Abstract 453: Chemerin and Resistin Expression in Carotid Plaque Instability
Objective: Chemerin and resistin are pro-inflammatory cytokines that have been shown to play a role in atherosclerosis and coronary artery disease. However, their association with carotid atherosclerosis has not been investigated. We sought to assess the relationship between a) circulating chemerin/resistin levels and cerebrovascular symptomatology, and b) chemerin/resistin plaque expression and carotid plaque instability.
Methods: Patients scheduled for carotid endarterectomy were recruited from the Royal Victoria and Jewish General hospitals, Montreal, Canada. Blood was drawn pre-operatively and plasma resistin and chemerin were measured using ELISA. Maximum stenosis sections were stained with hematoxylin and eosin and immunostained with anti-CD3 and anti-CD68. Two vascular pathologists used semi-quantitative scales to classify plaque foam cells and inflammatory cells as well as overall plaque instability. RNA was isolated from the area of maximum stenosis, reverse transcribed, and qPCR was performed to measure chemerin and resistin expression. Kruskal-Wallis or Mann-Whitney U tests were used to evaluate differences in resistin and chemerin between groups.
Results: In this ongoing study we recruited 169 patients (66.1% men, 74.5% symptomatic) with a mean±SD age of 70.0±9.3 years. To date all 169 patients had blood samples drawn and 100 had plaque chemerin and resistin expression assessed. Symptomatic patients had higher plasma chemerin (230 (179.0-261.3) vs. 201.4 (175.8-228.1) ng/ml, P=0.08) and resistin levels (12.7 (10.2-17.7) vs. 10.8 (7.1-16.0) ng/ml, P=0.02) when compared with asymptomatic patients. Chemerin plaque expression was decreased in plaques with greater number of foam cells and inflammatory cells and in plaques with greater overall instability. Resistin plaque expression was also decreased in plaques with a greater number of foam cells and inflammatory cells.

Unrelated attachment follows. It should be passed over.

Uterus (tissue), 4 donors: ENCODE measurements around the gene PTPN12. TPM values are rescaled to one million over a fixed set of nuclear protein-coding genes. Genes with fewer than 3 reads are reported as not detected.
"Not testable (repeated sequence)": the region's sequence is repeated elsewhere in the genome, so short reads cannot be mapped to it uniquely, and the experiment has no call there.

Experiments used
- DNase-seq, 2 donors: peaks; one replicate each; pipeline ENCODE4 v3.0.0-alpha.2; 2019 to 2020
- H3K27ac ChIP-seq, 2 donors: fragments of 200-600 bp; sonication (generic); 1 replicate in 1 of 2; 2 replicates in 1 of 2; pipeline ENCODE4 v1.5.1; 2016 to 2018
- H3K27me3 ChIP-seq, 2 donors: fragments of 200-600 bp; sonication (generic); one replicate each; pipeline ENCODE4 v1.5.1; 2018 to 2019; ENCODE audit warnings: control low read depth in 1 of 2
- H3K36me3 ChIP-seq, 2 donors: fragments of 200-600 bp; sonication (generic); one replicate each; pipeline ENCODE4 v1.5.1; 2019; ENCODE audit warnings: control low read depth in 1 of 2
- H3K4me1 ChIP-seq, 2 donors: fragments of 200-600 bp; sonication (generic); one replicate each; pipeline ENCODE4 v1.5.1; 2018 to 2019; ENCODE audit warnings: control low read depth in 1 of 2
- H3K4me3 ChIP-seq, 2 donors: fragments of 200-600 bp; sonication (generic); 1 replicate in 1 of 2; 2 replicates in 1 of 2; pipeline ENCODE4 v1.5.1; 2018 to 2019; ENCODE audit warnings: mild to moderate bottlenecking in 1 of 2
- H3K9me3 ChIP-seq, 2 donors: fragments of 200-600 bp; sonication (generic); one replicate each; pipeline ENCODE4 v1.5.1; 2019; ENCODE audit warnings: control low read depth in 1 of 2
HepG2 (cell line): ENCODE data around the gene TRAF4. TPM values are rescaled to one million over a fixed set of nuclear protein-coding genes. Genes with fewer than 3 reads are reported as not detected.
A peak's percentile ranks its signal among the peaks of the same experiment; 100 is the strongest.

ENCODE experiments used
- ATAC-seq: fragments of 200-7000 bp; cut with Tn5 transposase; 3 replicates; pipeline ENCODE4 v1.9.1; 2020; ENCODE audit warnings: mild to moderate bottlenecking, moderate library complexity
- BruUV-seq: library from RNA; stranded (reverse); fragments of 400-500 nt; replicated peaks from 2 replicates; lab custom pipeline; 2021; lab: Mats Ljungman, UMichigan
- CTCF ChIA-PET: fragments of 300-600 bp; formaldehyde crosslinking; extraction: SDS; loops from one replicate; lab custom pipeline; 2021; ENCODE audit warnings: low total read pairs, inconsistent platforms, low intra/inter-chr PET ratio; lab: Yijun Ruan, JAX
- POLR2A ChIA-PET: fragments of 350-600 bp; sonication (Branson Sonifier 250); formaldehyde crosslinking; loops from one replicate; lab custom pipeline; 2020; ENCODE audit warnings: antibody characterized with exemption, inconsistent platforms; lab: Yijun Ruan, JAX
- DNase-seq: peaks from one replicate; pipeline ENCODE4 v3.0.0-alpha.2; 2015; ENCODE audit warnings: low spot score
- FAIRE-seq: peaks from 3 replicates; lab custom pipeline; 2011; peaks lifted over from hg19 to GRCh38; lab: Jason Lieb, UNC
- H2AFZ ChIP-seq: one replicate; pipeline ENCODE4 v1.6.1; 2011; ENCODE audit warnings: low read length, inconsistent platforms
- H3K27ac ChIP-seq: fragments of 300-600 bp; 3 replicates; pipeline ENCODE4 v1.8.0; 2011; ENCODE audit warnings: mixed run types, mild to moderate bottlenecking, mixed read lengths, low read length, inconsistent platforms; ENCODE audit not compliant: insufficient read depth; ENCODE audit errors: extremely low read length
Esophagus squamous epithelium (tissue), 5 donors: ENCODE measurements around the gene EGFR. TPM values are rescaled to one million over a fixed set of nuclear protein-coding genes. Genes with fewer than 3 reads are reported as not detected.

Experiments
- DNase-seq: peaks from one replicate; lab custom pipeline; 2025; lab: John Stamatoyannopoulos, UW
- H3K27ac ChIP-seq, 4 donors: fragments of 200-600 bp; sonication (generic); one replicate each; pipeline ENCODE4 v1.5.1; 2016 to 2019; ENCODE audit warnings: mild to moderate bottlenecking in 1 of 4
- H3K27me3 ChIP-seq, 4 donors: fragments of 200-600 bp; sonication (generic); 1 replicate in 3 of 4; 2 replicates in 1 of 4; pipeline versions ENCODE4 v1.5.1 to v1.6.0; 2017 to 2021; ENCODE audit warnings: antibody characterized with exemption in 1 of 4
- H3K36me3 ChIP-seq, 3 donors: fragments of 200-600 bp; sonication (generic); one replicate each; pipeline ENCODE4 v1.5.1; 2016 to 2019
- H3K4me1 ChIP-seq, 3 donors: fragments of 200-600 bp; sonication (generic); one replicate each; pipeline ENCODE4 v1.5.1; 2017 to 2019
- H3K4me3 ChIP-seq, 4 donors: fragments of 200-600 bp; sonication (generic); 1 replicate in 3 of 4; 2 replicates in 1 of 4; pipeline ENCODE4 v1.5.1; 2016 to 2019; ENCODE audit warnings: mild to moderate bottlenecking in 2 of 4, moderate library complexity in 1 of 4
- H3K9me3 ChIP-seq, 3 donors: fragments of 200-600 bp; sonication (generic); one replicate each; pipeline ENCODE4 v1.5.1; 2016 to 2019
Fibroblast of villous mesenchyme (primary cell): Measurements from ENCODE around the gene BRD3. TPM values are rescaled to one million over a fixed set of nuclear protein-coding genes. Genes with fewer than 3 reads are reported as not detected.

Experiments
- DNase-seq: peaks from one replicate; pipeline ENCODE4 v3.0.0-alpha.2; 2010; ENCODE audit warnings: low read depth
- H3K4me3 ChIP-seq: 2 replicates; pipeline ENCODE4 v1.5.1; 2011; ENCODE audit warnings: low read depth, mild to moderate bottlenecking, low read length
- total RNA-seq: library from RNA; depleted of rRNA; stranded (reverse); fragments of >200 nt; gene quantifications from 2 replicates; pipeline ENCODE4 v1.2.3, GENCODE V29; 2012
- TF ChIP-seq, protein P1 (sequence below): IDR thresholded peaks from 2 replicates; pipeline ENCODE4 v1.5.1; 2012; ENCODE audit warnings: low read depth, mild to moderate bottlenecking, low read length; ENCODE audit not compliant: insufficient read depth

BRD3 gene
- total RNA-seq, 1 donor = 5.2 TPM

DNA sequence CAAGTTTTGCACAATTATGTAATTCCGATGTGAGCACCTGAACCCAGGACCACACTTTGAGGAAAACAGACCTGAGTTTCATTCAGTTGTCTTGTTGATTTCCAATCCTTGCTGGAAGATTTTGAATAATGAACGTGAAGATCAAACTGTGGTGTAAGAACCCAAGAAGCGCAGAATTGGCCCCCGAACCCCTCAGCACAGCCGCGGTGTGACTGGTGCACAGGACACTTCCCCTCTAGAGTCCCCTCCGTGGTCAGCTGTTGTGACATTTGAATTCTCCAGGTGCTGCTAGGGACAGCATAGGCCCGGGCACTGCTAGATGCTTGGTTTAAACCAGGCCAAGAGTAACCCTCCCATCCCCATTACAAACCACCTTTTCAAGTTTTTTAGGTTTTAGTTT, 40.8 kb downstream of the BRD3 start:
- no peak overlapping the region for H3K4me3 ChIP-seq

Conclusions: Circulating chemerin and resistin levels are increased in symptomatic patients. Intraplaque chemerin and resistin expression is inversely related to the number of plaque inflammatory cells and instability. Our ongoing work will determine the underlying mechanisms linking chemerin and resistin with atherosclerotic plaque instability.
Author Disclosures: R. Doonan: None. S. Steinmetz-Wood: None. K. Gasbarrino: None. H. Zheng: None. C. Lai: None. J.P. Veinot: None. C. Mantzoros: None. S.S. Daskalopoulou: None.
- © 2014 by American Heart Association, Inc.